Other sources of Gulf restoration funds are available in addition to RESTORE funds. Generally, these sources focus on environmental restoration or the public’s recreational access to Gulf resources. See a related page on this topic.
Natural Resource Damage Assessment (NRDA) Early Restoration
BP committed up to one billion dollars for early restoration (PDF) for natural resource damages due to the Deepwater Horizon disaster. The funds are also available to compensate for the public’s reduced access to Gulf resources due to the disaster. Additional funds will likely be available later after the full NRDA process is complete.
Each of the five Gulf states was allocated $100 million, and federal agencies were allocated $200 million. An additional $300 million is targeted for state-proposed restoration projects selected by federal agencies. Florida has proposed projects that will commit its $100 million allocation. Some of these projects are solely in Bay County; others are regional projects that will include Bay County. Federal agency-controlled funds are still available.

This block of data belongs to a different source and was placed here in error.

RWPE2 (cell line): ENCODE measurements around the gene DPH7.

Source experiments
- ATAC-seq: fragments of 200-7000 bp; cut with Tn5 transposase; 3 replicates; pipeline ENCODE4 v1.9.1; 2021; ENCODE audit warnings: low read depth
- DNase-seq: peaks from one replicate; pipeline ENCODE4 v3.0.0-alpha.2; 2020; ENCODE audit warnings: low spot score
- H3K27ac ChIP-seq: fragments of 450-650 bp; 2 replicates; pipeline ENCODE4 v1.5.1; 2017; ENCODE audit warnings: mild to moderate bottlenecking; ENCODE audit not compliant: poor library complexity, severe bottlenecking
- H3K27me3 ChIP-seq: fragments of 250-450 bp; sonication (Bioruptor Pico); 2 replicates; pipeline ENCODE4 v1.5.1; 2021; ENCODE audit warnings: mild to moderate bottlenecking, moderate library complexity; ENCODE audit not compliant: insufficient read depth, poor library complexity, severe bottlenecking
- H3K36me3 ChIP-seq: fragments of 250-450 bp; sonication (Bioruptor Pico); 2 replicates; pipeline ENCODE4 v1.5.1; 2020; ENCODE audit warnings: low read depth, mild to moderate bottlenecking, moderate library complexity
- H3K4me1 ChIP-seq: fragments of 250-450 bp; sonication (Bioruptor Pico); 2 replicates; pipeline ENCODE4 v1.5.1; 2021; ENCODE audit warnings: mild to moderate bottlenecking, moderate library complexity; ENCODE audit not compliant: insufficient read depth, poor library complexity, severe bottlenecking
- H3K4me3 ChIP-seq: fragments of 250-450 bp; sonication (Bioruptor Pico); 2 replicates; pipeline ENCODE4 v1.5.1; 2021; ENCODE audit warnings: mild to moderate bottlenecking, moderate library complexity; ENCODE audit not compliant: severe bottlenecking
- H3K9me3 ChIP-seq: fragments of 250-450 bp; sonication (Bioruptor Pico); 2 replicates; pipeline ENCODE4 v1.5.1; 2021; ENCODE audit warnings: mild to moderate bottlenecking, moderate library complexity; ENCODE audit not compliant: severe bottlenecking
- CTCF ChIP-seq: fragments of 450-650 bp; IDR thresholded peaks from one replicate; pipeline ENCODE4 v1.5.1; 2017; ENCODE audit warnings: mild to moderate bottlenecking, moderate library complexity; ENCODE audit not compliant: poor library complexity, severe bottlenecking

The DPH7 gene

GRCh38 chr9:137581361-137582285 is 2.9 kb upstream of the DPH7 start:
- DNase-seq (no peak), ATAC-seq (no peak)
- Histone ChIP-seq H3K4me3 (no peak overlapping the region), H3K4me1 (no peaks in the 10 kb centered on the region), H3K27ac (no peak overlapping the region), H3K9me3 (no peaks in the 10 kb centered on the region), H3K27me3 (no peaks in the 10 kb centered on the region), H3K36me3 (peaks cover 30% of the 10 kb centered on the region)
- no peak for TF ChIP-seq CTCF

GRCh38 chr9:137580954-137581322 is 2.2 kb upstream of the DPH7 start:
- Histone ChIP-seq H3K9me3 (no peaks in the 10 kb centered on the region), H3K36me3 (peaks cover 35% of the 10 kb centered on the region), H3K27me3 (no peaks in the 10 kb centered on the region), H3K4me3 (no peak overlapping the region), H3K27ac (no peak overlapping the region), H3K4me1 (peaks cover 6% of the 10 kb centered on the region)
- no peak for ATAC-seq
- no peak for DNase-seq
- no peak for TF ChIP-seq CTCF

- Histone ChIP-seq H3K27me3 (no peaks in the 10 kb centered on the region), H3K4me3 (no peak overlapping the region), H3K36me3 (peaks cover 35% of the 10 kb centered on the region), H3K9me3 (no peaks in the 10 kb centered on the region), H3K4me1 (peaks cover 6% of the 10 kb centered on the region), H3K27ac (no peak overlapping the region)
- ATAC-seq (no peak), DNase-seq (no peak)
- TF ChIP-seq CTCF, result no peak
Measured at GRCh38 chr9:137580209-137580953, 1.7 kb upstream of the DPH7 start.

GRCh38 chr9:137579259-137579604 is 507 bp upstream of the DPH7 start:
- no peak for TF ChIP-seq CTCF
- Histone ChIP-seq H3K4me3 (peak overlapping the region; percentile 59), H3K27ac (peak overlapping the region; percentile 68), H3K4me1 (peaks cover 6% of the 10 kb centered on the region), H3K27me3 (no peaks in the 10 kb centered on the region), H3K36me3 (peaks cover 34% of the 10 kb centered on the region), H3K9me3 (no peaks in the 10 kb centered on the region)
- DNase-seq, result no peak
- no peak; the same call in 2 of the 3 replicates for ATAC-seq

Gulf Environmental Benefit Fund
The Gulf Environmental Benefit Fund resulted from plea agreements related to the Deepwater Horizon disaster. The agreements direct $2.544 billion to the National Fish and Wildlife Foundation (NFWF) to fund projects benefiting the natural resources of the Gulf Coast that were impacted by the spill.
For Florida, $356 million will be paid into the Gulf Fund from 2013 to 2018 for conservation that remedy harm to natural resources (habitats, species) where there has been injury to, or destruction of, loss of, or loss of use of those resources resulting from the oil spill. Funds will primarily be spent in the Florida panhandle. The Florida Fish and Wildlife Conservation Commission and the Florida Department of Environmental Protection will advise NFWF on potential projects.